American Psychological Association (APA). “Falling off the wagon with Facebook.” ScienceDaily. ScienceDaily, 6 August 2015. <www.sciencedaily.com/releases/2015/08/150806112510.htm>.

The American Psychological Association’s piece cited above points to an important phenomenon of which we should all be aware–namely technology has its limits. Of course this is not to demean or diminish the incredible benefits that computers and access to instantaneous information and communication has brought to society as we know it.  It is virtually impossible to recall just a few years back when we did not possess smart phones, or any portable means of communication for that matter.

The point of this study is to remind us that technology still has its limitations.  We are still inherently social beings who have evolved to interact with each other in close proximity. Body language, facial expressions, subtle emotional responses to close in dialogue represent a dance between who individuals. The give and take often occurs on a subliminal level. Our ability to “read” others is a gift that some of us possess to a higher degree than others.  Face to face encounters are different from computer based and I will openly  risk the wrath of my more technologically savvy colleagues to propose that they always will be so.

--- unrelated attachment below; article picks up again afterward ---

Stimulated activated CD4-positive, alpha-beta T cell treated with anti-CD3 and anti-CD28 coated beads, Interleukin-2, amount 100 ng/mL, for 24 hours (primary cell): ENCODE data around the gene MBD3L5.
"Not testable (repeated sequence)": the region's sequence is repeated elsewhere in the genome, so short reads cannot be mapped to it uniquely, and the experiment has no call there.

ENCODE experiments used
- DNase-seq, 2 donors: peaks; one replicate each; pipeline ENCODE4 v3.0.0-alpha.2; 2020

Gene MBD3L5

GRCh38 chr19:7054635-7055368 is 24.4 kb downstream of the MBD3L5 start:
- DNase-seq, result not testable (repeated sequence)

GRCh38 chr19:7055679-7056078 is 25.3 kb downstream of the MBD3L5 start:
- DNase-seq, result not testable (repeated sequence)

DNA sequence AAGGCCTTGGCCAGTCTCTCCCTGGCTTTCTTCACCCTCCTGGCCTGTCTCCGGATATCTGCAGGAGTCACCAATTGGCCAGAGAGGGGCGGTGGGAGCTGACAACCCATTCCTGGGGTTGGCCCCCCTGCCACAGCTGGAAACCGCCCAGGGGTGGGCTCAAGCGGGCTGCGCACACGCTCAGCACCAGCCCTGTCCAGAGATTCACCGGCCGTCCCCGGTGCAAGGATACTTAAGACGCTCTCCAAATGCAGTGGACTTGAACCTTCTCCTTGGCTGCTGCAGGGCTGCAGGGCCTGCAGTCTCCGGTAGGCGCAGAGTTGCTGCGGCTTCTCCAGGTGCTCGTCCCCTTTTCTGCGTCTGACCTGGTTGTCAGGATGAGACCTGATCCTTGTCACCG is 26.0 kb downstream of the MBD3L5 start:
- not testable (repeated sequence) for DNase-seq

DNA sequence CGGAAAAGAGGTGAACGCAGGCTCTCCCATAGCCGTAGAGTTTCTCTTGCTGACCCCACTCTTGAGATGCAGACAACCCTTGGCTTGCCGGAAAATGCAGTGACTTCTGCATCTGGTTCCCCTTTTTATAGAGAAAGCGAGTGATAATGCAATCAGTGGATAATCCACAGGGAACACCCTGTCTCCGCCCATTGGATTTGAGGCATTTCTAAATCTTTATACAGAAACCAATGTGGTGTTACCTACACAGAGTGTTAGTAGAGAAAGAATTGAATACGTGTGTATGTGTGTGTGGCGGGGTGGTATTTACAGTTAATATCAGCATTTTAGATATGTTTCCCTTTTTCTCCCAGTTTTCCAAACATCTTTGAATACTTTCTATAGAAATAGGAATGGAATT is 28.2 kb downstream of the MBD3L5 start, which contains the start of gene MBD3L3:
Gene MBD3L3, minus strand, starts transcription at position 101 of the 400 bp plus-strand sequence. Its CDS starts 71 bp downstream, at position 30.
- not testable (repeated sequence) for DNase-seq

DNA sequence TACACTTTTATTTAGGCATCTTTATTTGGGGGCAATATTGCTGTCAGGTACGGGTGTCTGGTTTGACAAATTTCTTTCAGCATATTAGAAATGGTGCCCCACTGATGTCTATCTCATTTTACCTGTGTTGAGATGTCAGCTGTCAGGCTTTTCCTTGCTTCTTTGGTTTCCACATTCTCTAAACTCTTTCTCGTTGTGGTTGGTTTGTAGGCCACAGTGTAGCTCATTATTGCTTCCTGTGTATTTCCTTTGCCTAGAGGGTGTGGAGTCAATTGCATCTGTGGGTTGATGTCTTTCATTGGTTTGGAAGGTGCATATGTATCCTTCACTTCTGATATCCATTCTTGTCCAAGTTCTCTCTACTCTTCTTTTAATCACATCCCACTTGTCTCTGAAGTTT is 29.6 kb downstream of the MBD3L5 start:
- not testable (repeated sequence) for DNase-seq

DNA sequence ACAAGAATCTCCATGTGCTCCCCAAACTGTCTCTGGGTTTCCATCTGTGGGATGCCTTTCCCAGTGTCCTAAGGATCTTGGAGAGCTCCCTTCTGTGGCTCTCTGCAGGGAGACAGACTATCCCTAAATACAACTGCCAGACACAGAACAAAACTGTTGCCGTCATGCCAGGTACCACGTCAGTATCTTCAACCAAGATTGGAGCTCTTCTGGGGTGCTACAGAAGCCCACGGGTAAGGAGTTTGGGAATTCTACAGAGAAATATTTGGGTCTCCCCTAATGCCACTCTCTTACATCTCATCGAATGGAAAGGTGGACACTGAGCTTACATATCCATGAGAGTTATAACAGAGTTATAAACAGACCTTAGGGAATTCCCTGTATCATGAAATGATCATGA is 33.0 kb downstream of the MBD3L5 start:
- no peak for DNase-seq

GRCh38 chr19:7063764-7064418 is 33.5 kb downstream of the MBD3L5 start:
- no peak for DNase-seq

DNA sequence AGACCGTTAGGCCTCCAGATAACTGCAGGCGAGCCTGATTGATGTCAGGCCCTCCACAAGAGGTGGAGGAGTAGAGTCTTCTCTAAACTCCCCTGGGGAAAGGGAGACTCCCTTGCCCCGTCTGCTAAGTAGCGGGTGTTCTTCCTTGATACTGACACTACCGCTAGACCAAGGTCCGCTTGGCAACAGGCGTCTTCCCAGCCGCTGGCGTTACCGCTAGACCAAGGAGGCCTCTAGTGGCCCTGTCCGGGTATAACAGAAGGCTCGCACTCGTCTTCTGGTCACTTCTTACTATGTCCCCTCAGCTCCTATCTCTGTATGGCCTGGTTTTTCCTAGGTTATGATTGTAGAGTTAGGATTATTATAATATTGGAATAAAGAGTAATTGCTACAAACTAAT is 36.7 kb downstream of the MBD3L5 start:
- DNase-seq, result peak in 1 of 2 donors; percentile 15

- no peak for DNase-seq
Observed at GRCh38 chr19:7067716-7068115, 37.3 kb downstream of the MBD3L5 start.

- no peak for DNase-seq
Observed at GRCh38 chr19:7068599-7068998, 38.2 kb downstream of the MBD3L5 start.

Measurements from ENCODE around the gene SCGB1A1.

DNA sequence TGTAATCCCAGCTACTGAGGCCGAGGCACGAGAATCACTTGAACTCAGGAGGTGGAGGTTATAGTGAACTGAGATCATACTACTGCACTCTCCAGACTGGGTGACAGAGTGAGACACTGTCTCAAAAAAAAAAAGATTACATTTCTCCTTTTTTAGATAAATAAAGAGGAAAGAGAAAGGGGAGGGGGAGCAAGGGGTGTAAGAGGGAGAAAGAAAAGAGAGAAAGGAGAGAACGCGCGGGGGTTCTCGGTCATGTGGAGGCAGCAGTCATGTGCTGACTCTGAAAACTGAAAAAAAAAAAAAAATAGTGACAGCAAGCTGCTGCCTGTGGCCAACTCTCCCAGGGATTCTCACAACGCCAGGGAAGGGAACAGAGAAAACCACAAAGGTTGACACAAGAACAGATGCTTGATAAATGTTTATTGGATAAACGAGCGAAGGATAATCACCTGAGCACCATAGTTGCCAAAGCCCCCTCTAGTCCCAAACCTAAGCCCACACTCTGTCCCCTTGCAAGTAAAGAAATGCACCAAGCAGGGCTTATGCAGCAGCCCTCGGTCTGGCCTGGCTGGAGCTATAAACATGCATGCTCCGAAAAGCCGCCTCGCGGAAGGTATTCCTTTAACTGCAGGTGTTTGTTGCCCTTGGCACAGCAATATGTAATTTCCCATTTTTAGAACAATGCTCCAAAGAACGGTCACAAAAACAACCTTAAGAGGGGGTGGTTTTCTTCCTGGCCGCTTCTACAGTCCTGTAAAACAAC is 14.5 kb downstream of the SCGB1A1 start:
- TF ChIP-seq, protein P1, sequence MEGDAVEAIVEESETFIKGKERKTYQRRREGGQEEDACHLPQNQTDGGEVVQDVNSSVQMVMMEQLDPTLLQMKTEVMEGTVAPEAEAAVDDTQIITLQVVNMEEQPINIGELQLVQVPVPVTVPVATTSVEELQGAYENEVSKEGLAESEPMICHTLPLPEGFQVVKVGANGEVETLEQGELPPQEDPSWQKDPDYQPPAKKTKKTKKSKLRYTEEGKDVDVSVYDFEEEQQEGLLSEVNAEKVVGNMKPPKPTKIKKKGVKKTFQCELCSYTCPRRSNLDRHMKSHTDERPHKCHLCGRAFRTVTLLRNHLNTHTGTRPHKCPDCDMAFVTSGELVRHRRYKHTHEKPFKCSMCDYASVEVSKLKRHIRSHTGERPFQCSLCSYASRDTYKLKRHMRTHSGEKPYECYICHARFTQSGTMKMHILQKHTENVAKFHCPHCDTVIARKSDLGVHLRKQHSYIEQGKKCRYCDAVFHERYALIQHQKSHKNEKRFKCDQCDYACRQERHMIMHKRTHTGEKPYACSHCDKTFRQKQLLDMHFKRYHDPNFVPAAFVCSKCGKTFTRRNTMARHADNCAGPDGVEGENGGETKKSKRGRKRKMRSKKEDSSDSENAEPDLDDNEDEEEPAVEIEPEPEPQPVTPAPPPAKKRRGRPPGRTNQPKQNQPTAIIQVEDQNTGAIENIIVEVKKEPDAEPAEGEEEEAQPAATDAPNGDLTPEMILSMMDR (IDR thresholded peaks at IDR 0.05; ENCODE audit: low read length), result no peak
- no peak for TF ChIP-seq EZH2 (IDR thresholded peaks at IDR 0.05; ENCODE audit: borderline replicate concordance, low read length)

So will telemedicine ever replace the office visit? Will it be used as a less satisfying but potentially helpful supplement to the patient-doctor encounter?

 Perhaps I only fantasize that my personal encounter with patients within the sanctity of the closed exam room cannot be adequately duplicated by technology. Perhaps it is only withful thinking that some of my success in the practice of medicine is related as much to those interpersonal skills as to raw medical knowledge.

Perhaps I remain the Luddite in the white coat.  Or at least I remain skeptical of its ability to replace the personal encounter.  Only time will tell.

Doctor On Call — Past/Present/Future

This will be a short version of the story, of an aspect of being a physician that most readers are aware of but which has an enormous impact on their own health care, the personal lives of their own doctors and the future of health care in this country.